One of the things I love most about my faith is that I’m always learning new things. I love to hear different opinions and perspectives from others. I think that’s why the Church’s curriculum is mostly repetitive, but the teachers are constantly changing. And that’s a good thing for sure.
During the week I try to make time to listen to the LDS Perspectives podcast. They do a great job creating dialogue with LDS scholars and other guests, and it is a great resource for additional learning.
This week I listened to an episode with Fiona Givens. She pointed out something that she had found in the scriptures that I had never considered. In regards to the baptismal covenant found in Mosiah 18, she said the following:
“I think it’s really interesting that when we take upon ourselves the name of Christ, we’re adopted into Christ’s family. Being adopted into Christ’s family is being adopted into the divine family. I think it’s very interesting because when I’m looking at collaboration, I’m trying to see what each member of the godhead brings to the table. Yes, they do share in all of these priesthood powers, but there must be something distinctive for each of them.
Then…it occurred to me that they’re there in the baptismal covenants. When we covenant to mourn, the God who mourns is the God who weeps; the God who carries our burdens — especially in Gethsemane and on the cross — is Christ; and the God who comforts is the Holy Spirit.”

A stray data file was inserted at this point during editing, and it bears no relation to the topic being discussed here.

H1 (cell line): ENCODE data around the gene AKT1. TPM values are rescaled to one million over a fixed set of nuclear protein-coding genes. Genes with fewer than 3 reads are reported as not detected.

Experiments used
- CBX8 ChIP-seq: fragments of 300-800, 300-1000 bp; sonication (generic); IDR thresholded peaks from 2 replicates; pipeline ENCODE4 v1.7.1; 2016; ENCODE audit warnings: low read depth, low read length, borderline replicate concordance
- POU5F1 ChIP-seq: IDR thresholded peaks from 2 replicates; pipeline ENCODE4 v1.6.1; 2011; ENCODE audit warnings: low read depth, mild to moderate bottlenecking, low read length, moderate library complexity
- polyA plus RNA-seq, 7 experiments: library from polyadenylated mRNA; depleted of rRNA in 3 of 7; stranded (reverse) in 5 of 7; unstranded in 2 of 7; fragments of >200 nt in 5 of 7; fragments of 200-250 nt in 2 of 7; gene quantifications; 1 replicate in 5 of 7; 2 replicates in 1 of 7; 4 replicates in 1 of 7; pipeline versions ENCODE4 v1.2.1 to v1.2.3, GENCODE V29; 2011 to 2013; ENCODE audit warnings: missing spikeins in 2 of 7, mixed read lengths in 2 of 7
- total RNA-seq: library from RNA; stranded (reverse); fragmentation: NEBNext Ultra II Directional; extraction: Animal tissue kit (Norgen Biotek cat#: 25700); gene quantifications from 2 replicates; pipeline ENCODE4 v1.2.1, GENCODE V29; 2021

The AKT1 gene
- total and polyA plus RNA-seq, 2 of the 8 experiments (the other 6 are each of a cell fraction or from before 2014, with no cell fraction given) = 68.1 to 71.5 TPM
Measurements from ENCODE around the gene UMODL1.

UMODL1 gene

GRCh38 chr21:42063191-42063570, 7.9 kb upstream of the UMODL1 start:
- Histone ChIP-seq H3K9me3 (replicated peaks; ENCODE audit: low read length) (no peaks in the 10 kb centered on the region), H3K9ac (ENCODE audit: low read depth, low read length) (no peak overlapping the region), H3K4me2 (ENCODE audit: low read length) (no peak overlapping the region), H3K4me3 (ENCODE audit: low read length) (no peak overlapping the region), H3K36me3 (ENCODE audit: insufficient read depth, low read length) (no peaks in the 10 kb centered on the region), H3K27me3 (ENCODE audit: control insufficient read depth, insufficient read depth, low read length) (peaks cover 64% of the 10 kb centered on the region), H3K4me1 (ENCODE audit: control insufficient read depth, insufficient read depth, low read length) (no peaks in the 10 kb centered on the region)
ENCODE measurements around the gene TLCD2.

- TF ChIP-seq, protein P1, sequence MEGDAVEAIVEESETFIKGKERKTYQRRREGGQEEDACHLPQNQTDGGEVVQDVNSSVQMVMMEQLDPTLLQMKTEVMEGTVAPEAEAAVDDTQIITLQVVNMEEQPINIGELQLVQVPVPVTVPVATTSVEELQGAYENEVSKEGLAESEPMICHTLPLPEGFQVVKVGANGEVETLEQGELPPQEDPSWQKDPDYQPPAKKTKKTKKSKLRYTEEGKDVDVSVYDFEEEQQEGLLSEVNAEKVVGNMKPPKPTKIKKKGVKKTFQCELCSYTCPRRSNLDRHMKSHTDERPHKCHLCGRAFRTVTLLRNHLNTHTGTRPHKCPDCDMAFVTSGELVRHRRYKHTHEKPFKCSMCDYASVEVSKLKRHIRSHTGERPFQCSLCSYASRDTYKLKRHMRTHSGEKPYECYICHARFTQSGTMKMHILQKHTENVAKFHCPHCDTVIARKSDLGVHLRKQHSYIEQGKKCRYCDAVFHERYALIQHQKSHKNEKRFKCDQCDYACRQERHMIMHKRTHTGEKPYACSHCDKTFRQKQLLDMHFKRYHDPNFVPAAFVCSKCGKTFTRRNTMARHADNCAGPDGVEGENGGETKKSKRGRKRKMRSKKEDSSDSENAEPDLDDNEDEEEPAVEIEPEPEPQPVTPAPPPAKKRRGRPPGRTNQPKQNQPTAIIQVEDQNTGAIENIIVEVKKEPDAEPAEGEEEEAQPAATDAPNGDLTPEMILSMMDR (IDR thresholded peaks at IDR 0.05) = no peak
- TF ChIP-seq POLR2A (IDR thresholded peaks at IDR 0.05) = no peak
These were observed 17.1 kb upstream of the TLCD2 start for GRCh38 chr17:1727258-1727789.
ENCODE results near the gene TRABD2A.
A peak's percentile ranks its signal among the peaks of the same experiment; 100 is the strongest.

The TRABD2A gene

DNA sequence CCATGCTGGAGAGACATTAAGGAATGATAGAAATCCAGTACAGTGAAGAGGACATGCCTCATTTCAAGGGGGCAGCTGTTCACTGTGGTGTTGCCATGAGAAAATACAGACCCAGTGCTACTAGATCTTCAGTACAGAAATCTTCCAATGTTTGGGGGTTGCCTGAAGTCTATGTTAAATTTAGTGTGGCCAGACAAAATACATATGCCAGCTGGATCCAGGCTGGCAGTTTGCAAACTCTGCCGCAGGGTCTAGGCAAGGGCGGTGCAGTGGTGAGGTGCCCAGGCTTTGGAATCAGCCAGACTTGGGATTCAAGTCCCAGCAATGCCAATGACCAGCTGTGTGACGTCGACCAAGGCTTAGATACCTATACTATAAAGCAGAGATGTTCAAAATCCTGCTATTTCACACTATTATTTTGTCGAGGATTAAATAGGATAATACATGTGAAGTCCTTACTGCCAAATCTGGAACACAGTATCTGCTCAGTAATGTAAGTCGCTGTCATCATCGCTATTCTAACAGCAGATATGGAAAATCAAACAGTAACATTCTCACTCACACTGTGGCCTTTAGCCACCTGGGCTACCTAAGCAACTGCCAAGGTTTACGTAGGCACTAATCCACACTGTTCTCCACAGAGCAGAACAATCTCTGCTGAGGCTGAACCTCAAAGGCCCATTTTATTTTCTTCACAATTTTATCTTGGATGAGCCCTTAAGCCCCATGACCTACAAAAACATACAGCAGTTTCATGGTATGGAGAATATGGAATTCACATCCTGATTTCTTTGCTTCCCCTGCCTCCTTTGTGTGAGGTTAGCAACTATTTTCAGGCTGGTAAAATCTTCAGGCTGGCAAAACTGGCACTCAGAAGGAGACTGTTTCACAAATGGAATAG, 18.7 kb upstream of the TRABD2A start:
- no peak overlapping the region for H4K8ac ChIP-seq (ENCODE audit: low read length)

I thought that was just wonderful insight. There is always something new to learn about the things that are eternal. No matter what church setting we are in, whether in the temple, in a meetinghouse, or in our homes, we can look and see how involved our Heavenly Father, the Savior, and the Holy Ghost are in the ordinances of the gospel. They are in the details.
We can take comfort in known that there is a God in Heaven, who is our Father, and He loves us individually and completely. We have a Savior who knows our pains and struggles and weaknesses intimately enough to advocate for us with the Father. And we have the Holy Ghost, our spiritual companion, always there for us for inspiration, guidance, and comfort.